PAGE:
Ludo Mackenzie

How the specialist finance market will fare in 2021

The team at Octopus Real Estate have shared their predictions for the market this year, which includes the sub-sectors of commercial that are expected to stay resilient, why geographical diversification will continue, and if we can expect more brokers to enter the specialist finance sector.

Ludo Mackenzie, head of commercial property at Octopus Real Estate (pictured above) 

The commercial market is made up of various sub-sectors and their behaviours are correlating less today than at any time in my 25-year career. While retail will continue to suffer a downward spiral of higher vacancy rates, falling rents and falling values, industrial will continue to benefit from strong occupational and investor demand. 

The key to this year may be the amount of dry powder waiting to buy UK real estate on the dips. We think the amount of money hovering over the market is significant, and it will focus on those sub-sectors that have proven to be resilient to recent events and are thematically well suited to the changing world around us. So, the outlook looks good for BTR residential, care homes, retirement communities, PBSA, retail warehousing, logistics and land with residential planning consent. The outlook is uncertain for offices, hotels and leisure, while retail will continue to be shunned by investors and lenders respectively.

D’mitri Zaprzala, head of residential at Octopus Real Estate 

While 2020 was a tough year for all of us, we saw the residential property and lending market buck expectations time and again. While there has been understandable nervousness at the beginning of this year, I believe that the market will continue to outperform expectations. Q1 will be busy as a result of upcoming stamp duty changes for both domestic and international buyers. I think that the improving economic situation, as a result of vaccinations and further government support, will help the residential market perform strongly. 

Within lending, I expect to see specialist lenders continue to increase their market share as borrowers look for more flexible and customer-centric lenders. As a result, I foresee more new brokers getting involved in the sector.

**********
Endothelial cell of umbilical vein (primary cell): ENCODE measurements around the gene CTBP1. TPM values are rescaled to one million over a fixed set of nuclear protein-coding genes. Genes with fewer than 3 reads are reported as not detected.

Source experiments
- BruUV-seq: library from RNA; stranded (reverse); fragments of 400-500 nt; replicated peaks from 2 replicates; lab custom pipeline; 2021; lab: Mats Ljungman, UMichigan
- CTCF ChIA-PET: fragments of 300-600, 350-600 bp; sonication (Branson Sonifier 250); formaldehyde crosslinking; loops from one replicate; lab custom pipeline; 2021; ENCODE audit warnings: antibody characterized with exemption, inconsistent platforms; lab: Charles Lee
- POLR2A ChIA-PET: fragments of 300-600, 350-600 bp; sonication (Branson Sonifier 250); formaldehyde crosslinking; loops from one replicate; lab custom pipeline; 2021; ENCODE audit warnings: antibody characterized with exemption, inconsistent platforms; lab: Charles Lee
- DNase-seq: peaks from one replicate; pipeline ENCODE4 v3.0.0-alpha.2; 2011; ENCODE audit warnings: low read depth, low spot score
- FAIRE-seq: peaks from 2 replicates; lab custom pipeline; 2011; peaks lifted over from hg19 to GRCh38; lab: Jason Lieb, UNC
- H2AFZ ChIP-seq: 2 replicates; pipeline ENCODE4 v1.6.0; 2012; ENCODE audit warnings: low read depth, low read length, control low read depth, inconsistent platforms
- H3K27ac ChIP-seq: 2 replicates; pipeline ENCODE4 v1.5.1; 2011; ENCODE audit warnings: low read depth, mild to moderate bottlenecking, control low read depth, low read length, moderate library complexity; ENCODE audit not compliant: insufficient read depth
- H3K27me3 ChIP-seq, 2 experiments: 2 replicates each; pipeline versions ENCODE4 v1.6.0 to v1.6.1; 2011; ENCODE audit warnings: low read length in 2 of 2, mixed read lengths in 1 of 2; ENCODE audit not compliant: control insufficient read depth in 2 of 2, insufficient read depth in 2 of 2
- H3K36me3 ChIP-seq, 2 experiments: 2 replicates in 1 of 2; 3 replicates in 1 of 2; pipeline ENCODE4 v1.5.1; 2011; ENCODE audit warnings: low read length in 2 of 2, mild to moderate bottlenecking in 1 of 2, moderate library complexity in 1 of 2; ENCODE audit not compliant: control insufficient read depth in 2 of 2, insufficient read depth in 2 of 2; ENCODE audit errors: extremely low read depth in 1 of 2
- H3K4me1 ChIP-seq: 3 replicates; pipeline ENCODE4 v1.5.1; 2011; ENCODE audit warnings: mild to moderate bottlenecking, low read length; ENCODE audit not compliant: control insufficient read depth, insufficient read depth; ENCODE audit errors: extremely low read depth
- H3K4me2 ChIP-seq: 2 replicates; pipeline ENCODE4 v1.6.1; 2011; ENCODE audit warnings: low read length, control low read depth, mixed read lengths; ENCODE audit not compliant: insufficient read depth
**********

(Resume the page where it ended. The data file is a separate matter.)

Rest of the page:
Finally, I expect to see geographical diversification continue. This will happen in two ways: firstly, the commuter belt will increase nationally as a result of people working from city centre offices less frequently, and smaller towns and villages with reasonable connections will become more popular. Secondly, increased demand in areas outside of Greater London will rise.  

Dan Murray, head of sales at Octopus Real Estate   

While 2021 is a tricky year to predict, 2020 has shown that the residential market has a degree of resilience that few were expecting. We are, however, still waiting to see what effects the pandemic truly has had with regards to unemployment. This will, of course, influence property transaction volumes, and I would expect to see this reduce further when the stamp duty deadline passes. The big question is, when will that date be? There is a lot of talk around an extension of this date, but stamp duty is irrelevant if buyers cannot meet the affordability requirements of banks due to unemployment. 

With all that being said, I believe the housing market will stay strong. There may be a slight decrease in house values in certain areas but not a big crash as some are expecting. There will be a steady business flow for sensible lenders with a reasonable product offering, alongside a practical outlook during the recovery of the pandemic.

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